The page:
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The Secret to A Long life: Poetry, Friends and Family

Dorothy Stafford is no longer 'the wife of a famous poet, William Stafford,' but her own person
by: Vern Uyetake,  Dorothy Stafford, wife of famed poet William Stafford and Lake Oswego teacher, keeps her social calendar full by visiting with friends and attending readings, lectures and plays. This month, she will read at several events held by the Friends of William Stafford to celebrate her late husband’s birthday.

In scenery I like flat country.

In life I don't like much to happen.

In personalities I like mild colorless people.

And in colors I prefer gray and brown.

My wife, a vivid girl from the mountains, says, 'Then why did you choose me?'

Mildly I lower my brown eyes - there are so many things admirable people do not understand.

- 'Passing Remark' by William Stafford

Although she was William Stafford's cherished companion, Dorothy Stafford was never the poet's muse.

During solitary writing sessions, her 'Bill' found inspiration for his gentle quotidian-style poems in man's relationship with nature and the minutia of life.

Dorothy, on the other hand, was something else entirely - his confidant, his equal, and, as he once described her, 'a vivid girl from the mountains.'

And that internal brightness has not lessened, even in times of great grief and sorrow.

Friends and poetry fans around Lake Oswego adore Dorothy's sharp wit, warm demeanor and compassionate nature. They also ask her to reveal the secret to her long, fulfilling life.

Of course, she gives them partial credit.

'She is a remarkable person, a luminous creature,' said Paulann Petersen, a close family friend. 'She is alert to what is good and wonderful in the world.'

Dorothy turned 92 on Monday and was feted by Petersen and other close friends and relatives at her annual birthday celebration. About 40 friends from across Oregon attended, including Bill Baars, director of the Lake Oswego Public Library.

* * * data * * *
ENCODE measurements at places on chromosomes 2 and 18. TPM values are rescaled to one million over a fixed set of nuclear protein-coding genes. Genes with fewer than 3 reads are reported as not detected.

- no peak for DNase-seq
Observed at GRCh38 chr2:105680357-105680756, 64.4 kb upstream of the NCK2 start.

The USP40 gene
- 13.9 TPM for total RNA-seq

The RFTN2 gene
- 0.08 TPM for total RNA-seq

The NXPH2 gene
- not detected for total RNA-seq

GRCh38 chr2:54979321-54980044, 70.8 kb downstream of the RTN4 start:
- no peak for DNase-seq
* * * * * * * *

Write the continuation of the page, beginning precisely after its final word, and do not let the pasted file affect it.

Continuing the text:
'As far as I'm concerned, Dorothy is the soul of the community,' Baars said. 'She not only keeps alive what (Bill) meant to the community, she adds a whole other element with her contributions.'

Even the city has recognized those contributions, which range from involvement in civic organizations to volunteering at the library and teaching in two public schools.

Lake Oswego's street crews landscaped a small plot at the intersection of Sunningdale Road and 10th Street and named it 'Dorothy's Corner' at a dedication last April. The personalized plaque surprised Dorothy, who helped plan the public space.

'When I heard rumors about this park, I thought 'Why? There was no need for that,' Dorothy said. 'Then I realized all of my life I've asked 'Why?' so now I'll ask 'Why not?''

Dorothy crosses it every day during her stroll around the neighborhood and says it keeps walkers from getting splashed by cars passing over puddles. Flowers, grass and shrubs bloom there year-round, much like Dorothy herself.

'I never thought I could be so old and have such a rich life,' Dorothy said.

Although she had never lived alone before, Bill's sudden death in 1993 couldn't keep Dorothy from carving out a life on her own.

'My mother struggled, then was successfully her own person,' said son Kim Stafford. 'She became, as one friend said, 'No longer 'the wife of a famous poet, William Stafford,' but simply 'Dorothy Stafford.''

A major player in the local literary scene, she regularly attends author lectures, readings and her monthly book club meeting, where she drinks a glass of wine and discusses local and world events.

Plays and concerts keep her busy, as do visitors who pop in at her modest Lake Oswego home, where the Stafford family has lived for 50 years.

Then there's gardening in the backyard, spending time with her children and seven grandchildren and attending William Stafford poetry events, including several local birthday celebrations hosted by the Friends of William Stafford this month.